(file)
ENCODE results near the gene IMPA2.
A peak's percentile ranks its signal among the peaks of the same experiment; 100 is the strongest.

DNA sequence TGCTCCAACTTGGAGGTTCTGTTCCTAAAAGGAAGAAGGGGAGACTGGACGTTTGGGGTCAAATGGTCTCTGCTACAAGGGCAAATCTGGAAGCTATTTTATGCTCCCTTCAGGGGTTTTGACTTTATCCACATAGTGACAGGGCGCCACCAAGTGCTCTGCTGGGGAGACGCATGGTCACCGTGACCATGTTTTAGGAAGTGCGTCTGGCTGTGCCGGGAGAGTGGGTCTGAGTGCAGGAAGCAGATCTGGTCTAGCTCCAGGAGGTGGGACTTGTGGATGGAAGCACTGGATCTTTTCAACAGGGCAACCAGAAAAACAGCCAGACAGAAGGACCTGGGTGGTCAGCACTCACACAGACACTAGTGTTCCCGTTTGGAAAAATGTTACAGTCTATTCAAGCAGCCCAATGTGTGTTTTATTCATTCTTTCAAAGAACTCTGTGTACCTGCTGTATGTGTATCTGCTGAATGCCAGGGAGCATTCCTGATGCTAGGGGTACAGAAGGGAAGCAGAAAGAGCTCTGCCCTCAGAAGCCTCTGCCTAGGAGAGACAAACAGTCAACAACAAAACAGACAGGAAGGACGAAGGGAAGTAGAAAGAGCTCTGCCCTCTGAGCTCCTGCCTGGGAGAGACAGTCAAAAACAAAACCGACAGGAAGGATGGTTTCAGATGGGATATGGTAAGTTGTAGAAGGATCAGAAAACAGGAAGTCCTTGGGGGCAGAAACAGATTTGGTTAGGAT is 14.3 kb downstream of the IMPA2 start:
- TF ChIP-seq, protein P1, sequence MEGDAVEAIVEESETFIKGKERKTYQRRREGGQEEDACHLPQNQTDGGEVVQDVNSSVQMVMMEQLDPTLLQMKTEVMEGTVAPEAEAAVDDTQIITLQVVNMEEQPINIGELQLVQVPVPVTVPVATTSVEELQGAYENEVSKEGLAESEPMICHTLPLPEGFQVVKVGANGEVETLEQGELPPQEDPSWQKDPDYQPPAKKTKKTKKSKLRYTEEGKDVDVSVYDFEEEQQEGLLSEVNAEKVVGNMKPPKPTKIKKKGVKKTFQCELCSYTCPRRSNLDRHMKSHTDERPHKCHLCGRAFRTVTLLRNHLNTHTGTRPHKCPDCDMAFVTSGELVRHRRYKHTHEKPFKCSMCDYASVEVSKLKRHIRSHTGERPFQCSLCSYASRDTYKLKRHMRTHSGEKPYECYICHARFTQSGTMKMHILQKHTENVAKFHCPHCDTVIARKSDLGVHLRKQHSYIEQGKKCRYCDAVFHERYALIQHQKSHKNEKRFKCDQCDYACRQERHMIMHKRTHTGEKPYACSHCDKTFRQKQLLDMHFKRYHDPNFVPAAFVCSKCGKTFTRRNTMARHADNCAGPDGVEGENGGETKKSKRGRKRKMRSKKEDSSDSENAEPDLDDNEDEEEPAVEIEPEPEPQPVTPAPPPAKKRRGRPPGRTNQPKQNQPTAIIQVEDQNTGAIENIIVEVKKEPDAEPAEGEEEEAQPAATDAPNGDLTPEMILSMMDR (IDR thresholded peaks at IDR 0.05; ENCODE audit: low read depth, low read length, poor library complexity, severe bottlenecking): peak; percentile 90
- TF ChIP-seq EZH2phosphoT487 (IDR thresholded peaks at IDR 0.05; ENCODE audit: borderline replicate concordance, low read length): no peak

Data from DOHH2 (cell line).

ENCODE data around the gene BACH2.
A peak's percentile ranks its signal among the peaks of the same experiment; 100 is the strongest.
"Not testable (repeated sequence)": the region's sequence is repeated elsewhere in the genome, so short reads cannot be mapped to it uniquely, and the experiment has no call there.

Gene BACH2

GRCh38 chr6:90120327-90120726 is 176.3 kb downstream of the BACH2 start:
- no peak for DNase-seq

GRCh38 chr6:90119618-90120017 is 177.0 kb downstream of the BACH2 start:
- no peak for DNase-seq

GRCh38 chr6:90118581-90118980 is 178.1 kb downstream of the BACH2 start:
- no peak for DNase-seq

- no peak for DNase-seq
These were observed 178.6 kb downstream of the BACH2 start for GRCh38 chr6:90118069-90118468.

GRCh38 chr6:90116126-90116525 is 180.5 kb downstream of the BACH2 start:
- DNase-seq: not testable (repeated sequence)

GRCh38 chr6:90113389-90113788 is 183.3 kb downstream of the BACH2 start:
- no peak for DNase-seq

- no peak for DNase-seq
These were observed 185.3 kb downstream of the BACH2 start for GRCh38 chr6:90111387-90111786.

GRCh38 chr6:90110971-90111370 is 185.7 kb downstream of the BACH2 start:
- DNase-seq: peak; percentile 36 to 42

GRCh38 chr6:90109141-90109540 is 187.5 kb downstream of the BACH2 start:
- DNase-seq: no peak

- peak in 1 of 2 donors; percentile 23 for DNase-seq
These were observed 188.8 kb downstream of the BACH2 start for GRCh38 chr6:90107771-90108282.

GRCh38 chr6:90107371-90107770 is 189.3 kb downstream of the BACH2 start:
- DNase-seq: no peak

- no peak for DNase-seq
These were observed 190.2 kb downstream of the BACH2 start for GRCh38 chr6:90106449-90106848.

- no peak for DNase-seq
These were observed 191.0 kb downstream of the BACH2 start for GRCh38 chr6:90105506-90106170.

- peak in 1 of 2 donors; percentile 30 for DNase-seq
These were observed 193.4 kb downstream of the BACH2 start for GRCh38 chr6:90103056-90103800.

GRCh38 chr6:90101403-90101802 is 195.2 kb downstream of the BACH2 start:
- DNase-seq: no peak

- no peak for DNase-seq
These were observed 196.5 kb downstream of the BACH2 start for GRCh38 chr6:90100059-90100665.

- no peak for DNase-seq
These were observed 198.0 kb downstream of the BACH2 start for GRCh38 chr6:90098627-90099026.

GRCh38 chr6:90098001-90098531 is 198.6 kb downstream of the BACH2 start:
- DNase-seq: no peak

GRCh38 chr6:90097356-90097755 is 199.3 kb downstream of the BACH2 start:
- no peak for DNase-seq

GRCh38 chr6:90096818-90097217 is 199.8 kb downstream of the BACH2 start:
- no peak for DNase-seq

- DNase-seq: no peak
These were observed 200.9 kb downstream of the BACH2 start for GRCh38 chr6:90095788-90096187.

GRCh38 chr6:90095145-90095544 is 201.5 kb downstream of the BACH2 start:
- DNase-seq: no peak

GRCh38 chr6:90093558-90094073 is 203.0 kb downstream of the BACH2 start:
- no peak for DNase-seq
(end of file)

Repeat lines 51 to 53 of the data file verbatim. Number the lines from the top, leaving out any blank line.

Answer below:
- DNase-seq: no peak
These were observed 200.9 kb downstream of the BACH2 start for GRCh38 chr6:90095788-90096187.

GRCh38 chr6:90095145-90095544 is 201.5 kb downstream of the BACH2 start: